This is spiritual piracy and cultural elitism, and we Christians have stood for it long enough. And all those lousy holiday songs by Jewish guys that trash up the malls every year, Rudolph and the chestnuts and the rest of that dreck. Did one of our guys write "Grab your loafers, come along if you wanna, and we'll blow that shofar for Rosh Hashanah"? No, we didn't.

Well, he's fighting a battle that's already been lost. Attacking Irving Berlin for writing "White Christmas" makes even less sense than attacking Ralph Waldo Emerson for rewriting "Silent Night". "White Christmas" is a done deal. It defines the holiday more than a nativity scene now. We are all about Santa, snow, images of comfortable warmth in the home, presents, and yes, Rudolph. And that's why it's sort of silly for atheists to boycott the holiday, since something so secular and silly couldn't have been better made for us. I'll bet the first word that comes to most people's mind when they think about what Christmas means to them is something like "love" or "family", and not "Jesus". And if they were to picture what Christmas looks like, it would probably involve, well, what I looked like at about 10PM last night: standing in my slippers over a piece of brand new furniture, screwdriver in one hand and glass of wine in the other, while we watched Christmas-themed episodes of "30 Rock". Substitute "It's A Wonderful Life" or "Elf", and you probably have a scene that was going on in a majority of American households last night. Even on those few occasions in my life where church figured into Christmas celebrations, it was seen as a way to kill time before the big event, which was eating too much, opening presents, and then the inevitable setting them up and screwing around with your new stuff. Flinch at my bold materialism if you want, but don't deny that you likely share it. Christmas mass, when I had to go, always felt to me like it was mainly there so that you could transition between the shopping mode to the eating-and-opening mode, with a little Jesus thrown in for the same reason that even adults who don't believe in Santa Claus like Santa imagery. Because it's tradition.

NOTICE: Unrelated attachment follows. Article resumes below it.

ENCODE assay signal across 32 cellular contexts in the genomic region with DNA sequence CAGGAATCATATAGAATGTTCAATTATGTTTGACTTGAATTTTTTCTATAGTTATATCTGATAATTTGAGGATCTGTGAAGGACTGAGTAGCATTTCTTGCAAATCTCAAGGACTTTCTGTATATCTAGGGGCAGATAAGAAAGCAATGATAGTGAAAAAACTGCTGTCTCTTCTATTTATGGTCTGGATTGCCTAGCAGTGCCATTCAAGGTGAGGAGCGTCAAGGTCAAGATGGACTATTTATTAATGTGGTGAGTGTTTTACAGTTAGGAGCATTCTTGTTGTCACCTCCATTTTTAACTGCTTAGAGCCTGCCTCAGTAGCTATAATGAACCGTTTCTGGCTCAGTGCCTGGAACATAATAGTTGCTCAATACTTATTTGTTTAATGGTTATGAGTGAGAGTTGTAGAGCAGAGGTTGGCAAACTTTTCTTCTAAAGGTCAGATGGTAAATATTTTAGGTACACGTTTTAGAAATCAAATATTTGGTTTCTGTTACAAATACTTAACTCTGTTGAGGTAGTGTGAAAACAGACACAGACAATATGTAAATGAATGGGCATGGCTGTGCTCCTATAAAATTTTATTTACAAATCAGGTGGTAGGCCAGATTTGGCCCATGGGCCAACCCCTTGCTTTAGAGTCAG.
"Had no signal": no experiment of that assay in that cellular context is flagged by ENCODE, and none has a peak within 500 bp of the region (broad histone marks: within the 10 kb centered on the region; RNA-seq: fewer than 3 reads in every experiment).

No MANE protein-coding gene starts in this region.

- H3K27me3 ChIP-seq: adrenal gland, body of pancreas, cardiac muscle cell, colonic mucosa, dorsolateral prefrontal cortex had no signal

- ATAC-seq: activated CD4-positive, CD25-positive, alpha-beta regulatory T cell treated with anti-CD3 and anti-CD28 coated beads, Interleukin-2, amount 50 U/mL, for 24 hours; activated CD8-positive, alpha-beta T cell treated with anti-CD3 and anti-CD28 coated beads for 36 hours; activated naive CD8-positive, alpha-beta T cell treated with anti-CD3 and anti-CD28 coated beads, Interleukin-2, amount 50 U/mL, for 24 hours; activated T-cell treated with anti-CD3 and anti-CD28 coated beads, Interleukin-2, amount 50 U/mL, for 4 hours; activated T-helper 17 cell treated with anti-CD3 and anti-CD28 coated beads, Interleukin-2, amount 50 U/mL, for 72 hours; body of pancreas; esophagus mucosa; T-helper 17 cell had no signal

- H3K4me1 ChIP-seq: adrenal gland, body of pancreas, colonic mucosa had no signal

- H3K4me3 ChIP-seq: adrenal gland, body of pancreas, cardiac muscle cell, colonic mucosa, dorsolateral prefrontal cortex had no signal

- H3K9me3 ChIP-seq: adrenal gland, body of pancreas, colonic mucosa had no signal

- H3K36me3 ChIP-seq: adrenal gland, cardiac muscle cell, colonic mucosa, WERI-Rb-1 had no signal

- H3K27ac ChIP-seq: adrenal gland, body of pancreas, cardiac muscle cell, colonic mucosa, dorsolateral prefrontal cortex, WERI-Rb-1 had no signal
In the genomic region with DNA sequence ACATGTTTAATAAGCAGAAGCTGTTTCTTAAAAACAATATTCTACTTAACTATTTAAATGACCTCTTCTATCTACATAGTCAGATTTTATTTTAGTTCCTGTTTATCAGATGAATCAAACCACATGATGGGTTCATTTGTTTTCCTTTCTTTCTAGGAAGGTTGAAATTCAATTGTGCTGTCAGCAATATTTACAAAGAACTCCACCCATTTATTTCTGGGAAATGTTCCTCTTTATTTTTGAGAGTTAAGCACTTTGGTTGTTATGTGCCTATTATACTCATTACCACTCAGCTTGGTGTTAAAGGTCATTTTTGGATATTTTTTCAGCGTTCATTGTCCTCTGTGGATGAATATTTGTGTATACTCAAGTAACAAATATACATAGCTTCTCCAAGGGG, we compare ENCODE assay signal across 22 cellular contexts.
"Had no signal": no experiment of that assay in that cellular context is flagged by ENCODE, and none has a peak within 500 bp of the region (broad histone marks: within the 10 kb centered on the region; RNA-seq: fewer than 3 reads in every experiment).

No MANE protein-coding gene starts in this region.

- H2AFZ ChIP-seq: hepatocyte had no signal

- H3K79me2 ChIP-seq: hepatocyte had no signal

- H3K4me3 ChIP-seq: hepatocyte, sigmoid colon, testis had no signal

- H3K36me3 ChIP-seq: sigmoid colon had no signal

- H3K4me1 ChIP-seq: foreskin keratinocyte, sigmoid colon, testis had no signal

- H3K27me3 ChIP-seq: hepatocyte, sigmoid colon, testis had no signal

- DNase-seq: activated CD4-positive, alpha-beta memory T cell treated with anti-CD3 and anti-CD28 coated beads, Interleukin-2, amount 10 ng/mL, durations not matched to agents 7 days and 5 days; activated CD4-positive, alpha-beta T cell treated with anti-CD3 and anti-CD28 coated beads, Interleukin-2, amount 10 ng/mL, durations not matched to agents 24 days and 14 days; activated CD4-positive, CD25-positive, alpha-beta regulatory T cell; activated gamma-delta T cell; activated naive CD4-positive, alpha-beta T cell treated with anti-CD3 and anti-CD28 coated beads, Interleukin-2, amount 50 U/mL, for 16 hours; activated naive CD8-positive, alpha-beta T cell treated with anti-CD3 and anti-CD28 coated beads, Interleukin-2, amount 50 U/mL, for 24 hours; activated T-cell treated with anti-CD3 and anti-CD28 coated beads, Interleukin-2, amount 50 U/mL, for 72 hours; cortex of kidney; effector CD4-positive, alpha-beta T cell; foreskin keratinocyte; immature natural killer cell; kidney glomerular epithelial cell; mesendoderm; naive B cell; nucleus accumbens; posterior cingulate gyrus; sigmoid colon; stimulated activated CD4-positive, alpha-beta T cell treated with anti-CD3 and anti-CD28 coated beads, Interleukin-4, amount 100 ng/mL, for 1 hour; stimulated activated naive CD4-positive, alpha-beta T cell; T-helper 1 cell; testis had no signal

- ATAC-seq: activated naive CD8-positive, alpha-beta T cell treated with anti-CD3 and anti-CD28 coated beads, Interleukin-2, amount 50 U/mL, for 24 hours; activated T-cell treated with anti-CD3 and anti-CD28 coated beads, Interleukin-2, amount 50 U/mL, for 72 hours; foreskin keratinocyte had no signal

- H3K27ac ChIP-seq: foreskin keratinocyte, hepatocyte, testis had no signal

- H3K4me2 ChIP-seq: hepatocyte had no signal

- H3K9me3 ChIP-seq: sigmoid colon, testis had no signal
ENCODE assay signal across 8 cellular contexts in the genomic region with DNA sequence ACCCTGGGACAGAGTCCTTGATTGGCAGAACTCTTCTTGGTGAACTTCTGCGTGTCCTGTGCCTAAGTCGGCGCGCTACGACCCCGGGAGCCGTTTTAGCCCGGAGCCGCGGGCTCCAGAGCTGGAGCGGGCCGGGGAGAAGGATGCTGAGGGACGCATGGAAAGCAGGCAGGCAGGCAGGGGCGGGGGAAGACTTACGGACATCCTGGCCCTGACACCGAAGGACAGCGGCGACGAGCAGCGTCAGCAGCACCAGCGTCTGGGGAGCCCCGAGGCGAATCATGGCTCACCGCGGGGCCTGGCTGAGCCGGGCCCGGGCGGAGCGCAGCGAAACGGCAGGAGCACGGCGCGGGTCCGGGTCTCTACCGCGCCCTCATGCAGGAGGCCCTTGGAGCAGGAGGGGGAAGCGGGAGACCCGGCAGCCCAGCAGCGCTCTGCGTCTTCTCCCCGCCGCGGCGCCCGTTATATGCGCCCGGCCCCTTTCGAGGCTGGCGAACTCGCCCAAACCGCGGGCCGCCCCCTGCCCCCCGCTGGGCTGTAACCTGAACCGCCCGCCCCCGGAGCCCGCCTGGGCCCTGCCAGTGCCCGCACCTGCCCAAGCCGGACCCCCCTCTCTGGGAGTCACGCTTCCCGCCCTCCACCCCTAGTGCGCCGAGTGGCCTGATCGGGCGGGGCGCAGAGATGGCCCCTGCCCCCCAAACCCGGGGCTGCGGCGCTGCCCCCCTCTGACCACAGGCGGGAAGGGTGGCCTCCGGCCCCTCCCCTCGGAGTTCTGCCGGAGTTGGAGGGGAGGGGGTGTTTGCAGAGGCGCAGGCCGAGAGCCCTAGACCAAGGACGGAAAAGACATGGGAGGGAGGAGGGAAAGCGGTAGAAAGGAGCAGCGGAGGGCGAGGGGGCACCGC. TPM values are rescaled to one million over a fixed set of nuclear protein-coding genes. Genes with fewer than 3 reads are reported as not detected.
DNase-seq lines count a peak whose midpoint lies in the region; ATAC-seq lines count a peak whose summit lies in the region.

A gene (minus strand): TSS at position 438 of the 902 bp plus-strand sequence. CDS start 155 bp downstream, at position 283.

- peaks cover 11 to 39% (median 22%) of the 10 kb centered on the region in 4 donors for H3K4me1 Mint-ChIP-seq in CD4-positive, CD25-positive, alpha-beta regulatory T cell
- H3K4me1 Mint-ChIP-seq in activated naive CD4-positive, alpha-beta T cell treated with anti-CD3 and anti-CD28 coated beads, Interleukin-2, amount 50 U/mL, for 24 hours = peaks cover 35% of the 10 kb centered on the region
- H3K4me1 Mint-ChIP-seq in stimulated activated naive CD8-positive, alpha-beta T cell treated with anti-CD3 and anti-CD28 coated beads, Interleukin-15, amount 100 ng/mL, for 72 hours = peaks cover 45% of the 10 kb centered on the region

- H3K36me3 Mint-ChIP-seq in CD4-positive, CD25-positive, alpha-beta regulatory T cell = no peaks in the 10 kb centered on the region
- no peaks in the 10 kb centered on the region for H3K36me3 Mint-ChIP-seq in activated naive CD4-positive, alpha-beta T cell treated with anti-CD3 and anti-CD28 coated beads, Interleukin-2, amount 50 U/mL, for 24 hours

Secular Christmas won. Atheists should relish the victory and mull some wine. I understand that people that are from non-Christian religions might see it differently, but that's because they have their own religious holidays to attend to, and Christmas has a different resonance in that context. But for non-believers? Screw it. We own this motherfucker just as much as the Christians. Peace on earth, y'all, and Disco Ball bless us, every one.